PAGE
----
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JA 93, Spring 2014 篠原一男 Kazuo Shinohara

JA 93, Spring 2014

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日本語 + 英語/144頁/226x297mm/A4変型/平綴じ

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We consecrate “JA93” entirely to the work of Kazuo Shinohara, a name universally familiar as denoting a key player in the realm of heroic controversies and achievements of postwar Japanese architecture.It is also well attested that as an architect Shinohara placed a strong emphasis upon the initial presentation of his oeuvre, namely in “Shinkenchiku” and competing Japanese publications. Naturally, the circumstance that the majority of his early work was for private residences contributed to this priority. His usual practice was to ensure that his architectural beliefs were affirmed through carefully selected photographs, hand-redrawn plans and sections, and meticulously self-composed project descriptions, even while continuing to seek out further methods of expression. As explained in the lead article of this issue, Shinohara’s design philosophy was substantially predicated upon these continual media representations, over which he increasingly exerted a near editorial control.In this issue, original items that were first presented in “Shinkenchiku” and “JA” as the product of in-depth dialogue between Shinohara and the magazine’s chief executive and his staff of editors and Shinkenchiku’s in-house photographers have been reproduced as nearly as possible in their original form. We take the opportunity for an overview of Shinohara’s complete works— from the “House in Kugayama” (1954) through his last and unbuilt project for a small vacation “House in Tateshina.” We believe this issue of “JA” offers an authentic and straightforward approach to the houses and other buildings— to which Shinohara without cease applied an uncommon talent and his own unique way of seeing.Following his death in 2006, Kazuo Shinohara was posthumously awarded the first-ever Golden Lion in Memoriam on the occasion of the 12th Venice Architecture Biennale (2010). Since then, a major series of retrospective exhibitions has taken place in China— with showings now also planned for the United States and Europe. Why does this architect’s presence continue to resonate within our disparate modern age? We invite our readers to reexamine the documentation set forth here and draw their own conclusions from an individual perspective.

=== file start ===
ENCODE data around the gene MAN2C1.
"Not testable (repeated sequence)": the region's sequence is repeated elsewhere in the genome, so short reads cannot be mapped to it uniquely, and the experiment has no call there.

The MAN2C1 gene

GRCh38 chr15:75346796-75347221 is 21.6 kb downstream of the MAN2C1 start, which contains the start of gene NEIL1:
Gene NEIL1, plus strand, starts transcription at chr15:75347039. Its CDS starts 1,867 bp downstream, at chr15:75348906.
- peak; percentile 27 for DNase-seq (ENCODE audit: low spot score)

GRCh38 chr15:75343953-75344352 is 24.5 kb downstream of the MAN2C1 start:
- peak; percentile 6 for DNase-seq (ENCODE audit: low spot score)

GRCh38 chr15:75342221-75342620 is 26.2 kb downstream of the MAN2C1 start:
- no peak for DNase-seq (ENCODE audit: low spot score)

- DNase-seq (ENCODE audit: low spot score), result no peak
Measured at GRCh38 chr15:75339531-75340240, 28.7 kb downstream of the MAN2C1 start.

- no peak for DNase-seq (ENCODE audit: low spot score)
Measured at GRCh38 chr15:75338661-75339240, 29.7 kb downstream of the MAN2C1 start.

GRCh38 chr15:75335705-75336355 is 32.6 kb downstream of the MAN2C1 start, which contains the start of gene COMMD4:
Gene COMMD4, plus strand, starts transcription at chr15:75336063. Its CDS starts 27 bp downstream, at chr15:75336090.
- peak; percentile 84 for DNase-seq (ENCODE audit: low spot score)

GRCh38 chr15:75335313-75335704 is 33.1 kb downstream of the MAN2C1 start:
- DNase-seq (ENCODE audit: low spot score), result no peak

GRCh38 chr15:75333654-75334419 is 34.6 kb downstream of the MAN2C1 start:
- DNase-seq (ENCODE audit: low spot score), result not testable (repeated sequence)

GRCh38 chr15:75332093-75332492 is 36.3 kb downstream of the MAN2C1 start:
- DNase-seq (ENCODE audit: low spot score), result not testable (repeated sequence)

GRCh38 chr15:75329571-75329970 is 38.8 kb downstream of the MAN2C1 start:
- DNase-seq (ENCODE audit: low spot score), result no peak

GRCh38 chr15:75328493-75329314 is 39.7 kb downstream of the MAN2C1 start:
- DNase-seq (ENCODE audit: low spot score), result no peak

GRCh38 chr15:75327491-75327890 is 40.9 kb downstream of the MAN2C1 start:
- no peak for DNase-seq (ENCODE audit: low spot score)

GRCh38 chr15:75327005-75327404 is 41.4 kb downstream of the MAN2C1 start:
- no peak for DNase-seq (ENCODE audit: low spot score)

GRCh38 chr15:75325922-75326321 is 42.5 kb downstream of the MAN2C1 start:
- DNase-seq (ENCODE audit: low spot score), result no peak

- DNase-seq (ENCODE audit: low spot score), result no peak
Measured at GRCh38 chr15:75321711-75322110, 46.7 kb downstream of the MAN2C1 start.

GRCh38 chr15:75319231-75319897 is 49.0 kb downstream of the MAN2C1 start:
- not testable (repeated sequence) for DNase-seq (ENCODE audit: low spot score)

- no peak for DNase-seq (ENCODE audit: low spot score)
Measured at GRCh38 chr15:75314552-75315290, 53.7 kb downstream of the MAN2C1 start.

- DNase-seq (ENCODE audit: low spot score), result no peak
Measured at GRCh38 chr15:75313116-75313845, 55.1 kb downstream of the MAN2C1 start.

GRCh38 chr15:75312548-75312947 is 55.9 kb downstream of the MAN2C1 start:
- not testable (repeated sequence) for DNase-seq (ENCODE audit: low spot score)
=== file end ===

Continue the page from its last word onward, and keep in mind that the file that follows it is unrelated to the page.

Essay4 Architecture’s Self-Referencing Orientationー Reexamining Shinohara’s Aphorism “A House Is Art”Shin-ichi Okuyama141 Data 55 Works10 House in Kugayama14 Tanikawa House16 House in Kugayama No.218 House in Komae20 House in Chigasaki22 Umbrella House26 House with a Big Roof28 House with an Earthen Floor30 House in White38 House of Earth40 Yamashiro House44 Suzusho House46 North House in Hanayama46 South House in Hanayama50 The Uncompleted House52 Shino House54 Cubic Forest56 Repeating Crevice60 Sea Stairway62 Sky Rectangle64 House in Seijo68 House in Higashi-Tamagawa70 House in Kugahara72 Prism House74 Tanikawa House78 House in Uehara86 House in Hanayama No.388 House in Ashitaka90 House on a Curved Road94 House in Karuizawa96 House in Itoshima98 House in Hanayama No.4100 House under High-Voltage Lines104 Ukiyo-e Museum106 Higashi-Tamagawa Complex108 House in Yokohama114 Centennial Hall, Tokyo Institute of Technology120 Clinic in Hanayama122 Hanegi Complex124 Tenmei House126 K2 Building128 Kumamoto-Kita Police Station130 DOM Headquarters /Köln130 Goto House Project131 The Second National Theater131 Repeating Crevice Annex Project132 Euralille Hotel Project133 Agadir Convention Center134 Uncompleted House Annex Project134 Ukiyo-e Museum Annex Project135 Helsinki Contemporary Art Museum136 Paris: Circus on Seine136 Project for Hamburg Urban Vision138 Yokohama International Port Terminal140 House in Tateshina Project

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